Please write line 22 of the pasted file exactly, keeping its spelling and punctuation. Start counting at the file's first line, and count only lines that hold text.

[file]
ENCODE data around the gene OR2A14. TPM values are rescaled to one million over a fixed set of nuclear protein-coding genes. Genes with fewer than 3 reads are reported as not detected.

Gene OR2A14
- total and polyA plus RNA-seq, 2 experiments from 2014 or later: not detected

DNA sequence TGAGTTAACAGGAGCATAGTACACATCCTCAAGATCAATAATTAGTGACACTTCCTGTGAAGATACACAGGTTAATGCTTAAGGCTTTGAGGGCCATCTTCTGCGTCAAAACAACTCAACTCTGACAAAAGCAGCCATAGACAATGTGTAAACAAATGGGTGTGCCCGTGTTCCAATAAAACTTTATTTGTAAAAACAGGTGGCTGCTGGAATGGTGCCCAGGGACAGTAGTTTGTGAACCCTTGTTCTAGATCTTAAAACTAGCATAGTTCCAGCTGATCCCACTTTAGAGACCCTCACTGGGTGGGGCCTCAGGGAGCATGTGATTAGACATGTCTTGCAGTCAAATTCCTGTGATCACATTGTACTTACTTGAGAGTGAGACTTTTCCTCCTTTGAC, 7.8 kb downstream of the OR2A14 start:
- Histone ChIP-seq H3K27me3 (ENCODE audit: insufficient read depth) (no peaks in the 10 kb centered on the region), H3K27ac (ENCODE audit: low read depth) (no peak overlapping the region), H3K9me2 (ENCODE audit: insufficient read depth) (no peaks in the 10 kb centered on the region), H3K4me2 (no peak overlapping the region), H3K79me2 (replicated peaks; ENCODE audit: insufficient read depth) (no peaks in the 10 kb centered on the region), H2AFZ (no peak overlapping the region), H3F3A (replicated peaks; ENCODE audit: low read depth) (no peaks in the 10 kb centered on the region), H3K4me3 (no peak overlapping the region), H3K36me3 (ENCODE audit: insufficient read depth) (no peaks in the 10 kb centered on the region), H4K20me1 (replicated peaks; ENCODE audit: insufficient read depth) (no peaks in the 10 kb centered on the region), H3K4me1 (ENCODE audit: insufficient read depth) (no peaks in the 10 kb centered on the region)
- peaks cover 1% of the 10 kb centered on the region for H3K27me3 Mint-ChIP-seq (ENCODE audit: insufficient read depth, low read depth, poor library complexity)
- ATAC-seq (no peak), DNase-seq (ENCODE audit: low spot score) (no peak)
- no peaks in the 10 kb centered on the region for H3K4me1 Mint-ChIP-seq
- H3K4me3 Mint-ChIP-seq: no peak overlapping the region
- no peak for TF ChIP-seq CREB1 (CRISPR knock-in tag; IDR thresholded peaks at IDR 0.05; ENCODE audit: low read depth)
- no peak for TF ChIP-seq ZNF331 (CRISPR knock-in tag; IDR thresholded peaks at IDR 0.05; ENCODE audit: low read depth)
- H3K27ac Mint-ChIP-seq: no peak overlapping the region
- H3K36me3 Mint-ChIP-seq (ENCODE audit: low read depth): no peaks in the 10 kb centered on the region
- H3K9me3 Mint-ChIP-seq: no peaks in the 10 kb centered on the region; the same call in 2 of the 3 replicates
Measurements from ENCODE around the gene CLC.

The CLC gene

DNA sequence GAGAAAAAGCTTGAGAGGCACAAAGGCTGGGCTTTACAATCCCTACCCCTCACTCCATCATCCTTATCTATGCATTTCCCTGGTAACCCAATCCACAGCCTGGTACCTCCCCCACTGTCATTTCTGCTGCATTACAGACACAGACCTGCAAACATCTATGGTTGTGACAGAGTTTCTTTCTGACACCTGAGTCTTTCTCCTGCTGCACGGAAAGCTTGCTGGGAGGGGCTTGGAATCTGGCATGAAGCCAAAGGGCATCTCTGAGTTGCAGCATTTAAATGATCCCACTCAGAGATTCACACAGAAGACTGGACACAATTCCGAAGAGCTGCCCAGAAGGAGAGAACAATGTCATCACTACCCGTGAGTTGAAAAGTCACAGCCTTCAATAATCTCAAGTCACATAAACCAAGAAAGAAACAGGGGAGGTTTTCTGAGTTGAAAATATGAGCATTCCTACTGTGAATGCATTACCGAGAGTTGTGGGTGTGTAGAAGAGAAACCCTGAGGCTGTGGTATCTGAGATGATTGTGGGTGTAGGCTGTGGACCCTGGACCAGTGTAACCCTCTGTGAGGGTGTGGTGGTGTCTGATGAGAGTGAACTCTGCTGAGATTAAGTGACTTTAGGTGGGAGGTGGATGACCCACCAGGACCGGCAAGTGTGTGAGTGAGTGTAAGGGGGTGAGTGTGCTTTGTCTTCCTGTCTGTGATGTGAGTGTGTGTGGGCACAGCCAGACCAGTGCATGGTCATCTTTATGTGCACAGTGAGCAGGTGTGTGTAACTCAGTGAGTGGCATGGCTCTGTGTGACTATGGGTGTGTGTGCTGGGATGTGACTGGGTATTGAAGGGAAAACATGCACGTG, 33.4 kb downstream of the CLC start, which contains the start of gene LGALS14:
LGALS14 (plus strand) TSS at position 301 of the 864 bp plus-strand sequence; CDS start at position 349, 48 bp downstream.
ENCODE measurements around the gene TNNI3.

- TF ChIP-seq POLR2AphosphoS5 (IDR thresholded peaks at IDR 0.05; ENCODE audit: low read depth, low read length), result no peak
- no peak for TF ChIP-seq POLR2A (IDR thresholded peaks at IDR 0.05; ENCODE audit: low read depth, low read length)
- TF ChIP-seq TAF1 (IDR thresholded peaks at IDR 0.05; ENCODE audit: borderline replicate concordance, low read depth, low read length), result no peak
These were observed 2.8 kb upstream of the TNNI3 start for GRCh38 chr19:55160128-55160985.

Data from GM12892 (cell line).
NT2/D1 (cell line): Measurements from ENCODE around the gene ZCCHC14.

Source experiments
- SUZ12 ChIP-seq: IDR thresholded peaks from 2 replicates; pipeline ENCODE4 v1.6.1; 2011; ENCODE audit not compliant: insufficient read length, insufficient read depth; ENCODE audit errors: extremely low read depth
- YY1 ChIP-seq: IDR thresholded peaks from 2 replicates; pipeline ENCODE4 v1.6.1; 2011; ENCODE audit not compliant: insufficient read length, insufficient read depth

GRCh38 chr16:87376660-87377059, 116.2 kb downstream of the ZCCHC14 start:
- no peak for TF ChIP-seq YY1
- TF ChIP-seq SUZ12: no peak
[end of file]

- TF ChIP-seq TAF1 (IDR thresholded peaks at IDR 0.05; ENCODE audit: borderline replicate concordance, low read depth, low read length), result no peak